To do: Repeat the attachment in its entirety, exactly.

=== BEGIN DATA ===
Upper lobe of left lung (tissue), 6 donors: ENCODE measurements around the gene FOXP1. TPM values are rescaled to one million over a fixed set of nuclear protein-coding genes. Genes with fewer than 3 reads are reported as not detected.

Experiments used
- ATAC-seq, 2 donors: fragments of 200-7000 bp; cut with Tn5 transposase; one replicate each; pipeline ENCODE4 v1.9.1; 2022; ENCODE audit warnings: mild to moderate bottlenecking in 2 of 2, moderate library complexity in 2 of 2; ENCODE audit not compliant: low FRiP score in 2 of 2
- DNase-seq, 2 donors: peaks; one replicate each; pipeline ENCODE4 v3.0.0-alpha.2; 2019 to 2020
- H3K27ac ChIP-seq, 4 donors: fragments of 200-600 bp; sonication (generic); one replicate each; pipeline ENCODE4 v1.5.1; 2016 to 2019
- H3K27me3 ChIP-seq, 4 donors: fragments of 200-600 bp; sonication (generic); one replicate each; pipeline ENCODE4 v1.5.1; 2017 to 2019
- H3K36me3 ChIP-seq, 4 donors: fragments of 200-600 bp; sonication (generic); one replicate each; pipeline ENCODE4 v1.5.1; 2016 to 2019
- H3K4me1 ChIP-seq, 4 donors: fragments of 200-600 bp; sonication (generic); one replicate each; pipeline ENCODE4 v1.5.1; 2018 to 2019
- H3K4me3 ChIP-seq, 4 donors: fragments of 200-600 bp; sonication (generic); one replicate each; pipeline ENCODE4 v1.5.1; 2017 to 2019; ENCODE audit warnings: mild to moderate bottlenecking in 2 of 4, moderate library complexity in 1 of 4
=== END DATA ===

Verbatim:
Upper lobe of left lung (tissue), 6 donors: ENCODE measurements around the gene FOXP1. TPM values are rescaled to one million over a fixed set of nuclear protein-coding genes. Genes with fewer than 3 reads are reported as not detected.

Experiments used
- ATAC-seq, 2 donors: fragments of 200-7000 bp; cut with Tn5 transposase; one replicate each; pipeline ENCODE4 v1.9.1; 2022; ENCODE audit warnings: mild to moderate bottlenecking in 2 of 2, moderate library complexity in 2 of 2; ENCODE audit not compliant: low FRiP score in 2 of 2
- DNase-seq, 2 donors: peaks; one replicate each; pipeline ENCODE4 v3.0.0-alpha.2; 2019 to 2020
- H3K27ac ChIP-seq, 4 donors: fragments of 200-600 bp; sonication (generic); one replicate each; pipeline ENCODE4 v1.5.1; 2016 to 2019
- H3K27me3 ChIP-seq, 4 donors: fragments of 200-600 bp; sonication (generic); one replicate each; pipeline ENCODE4 v1.5.1; 2017 to 2019
- H3K36me3 ChIP-seq, 4 donors: fragments of 200-600 bp; sonication (generic); one replicate each; pipeline ENCODE4 v1.5.1; 2016 to 2019
- H3K4me1 ChIP-seq, 4 donors: fragments of 200-600 bp; sonication (generic); one replicate each; pipeline ENCODE4 v1.5.1; 2018 to 2019
- H3K4me3 ChIP-seq, 4 donors: fragments of 200-600 bp; sonication (generic); one replicate each; pipeline ENCODE4 v1.5.1; 2017 to 2019; ENCODE audit warnings: mild to moderate bottlenecking in 2 of 4, moderate library complexity in 1 of 4